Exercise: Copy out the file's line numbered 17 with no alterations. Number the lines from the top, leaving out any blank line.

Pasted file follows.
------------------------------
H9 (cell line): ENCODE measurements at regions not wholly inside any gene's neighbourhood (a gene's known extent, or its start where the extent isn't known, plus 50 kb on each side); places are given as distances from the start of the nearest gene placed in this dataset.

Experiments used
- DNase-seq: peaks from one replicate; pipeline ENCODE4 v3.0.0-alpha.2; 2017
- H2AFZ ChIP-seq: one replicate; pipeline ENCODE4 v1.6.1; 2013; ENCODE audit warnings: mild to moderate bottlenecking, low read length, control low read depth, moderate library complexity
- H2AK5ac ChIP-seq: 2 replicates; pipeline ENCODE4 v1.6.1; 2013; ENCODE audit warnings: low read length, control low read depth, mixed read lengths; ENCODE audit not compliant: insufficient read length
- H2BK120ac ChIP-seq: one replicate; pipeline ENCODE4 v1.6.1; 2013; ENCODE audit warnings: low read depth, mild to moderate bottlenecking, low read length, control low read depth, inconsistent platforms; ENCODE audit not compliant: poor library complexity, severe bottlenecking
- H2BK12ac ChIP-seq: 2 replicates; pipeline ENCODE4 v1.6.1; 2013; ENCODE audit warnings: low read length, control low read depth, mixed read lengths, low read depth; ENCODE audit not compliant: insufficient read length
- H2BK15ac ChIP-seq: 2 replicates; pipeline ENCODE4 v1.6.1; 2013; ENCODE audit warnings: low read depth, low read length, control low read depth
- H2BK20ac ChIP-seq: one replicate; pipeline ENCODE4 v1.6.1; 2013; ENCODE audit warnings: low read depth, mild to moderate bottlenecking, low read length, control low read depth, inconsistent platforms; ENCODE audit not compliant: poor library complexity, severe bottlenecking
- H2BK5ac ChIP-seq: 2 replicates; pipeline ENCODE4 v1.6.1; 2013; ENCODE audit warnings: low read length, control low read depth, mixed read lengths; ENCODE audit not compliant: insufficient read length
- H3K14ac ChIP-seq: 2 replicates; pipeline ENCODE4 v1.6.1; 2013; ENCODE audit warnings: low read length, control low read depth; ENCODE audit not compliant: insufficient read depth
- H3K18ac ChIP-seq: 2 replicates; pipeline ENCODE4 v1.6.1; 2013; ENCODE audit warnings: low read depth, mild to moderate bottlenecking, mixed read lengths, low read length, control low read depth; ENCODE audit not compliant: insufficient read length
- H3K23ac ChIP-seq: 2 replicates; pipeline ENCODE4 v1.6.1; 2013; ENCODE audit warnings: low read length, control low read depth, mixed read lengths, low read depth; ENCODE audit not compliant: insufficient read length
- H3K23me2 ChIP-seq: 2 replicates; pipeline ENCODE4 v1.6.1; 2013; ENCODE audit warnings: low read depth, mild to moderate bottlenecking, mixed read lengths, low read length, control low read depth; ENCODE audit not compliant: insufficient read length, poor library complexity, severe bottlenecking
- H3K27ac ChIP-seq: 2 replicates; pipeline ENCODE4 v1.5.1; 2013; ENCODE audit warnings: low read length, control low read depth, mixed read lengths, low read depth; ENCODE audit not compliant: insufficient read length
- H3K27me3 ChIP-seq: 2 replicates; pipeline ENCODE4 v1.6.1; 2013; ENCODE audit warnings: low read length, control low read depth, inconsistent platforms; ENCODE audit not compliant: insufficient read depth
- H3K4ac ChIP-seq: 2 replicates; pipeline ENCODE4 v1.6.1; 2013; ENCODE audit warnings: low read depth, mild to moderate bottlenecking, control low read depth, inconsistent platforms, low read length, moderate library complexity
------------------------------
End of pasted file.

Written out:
- H3K4ac ChIP-seq: 2 replicates; pipeline ENCODE4 v1.6.1; 2013; ENCODE audit warnings: low read depth, mild to moderate bottlenecking, control low read depth, inconsistent platforms, low read length, moderate library complexity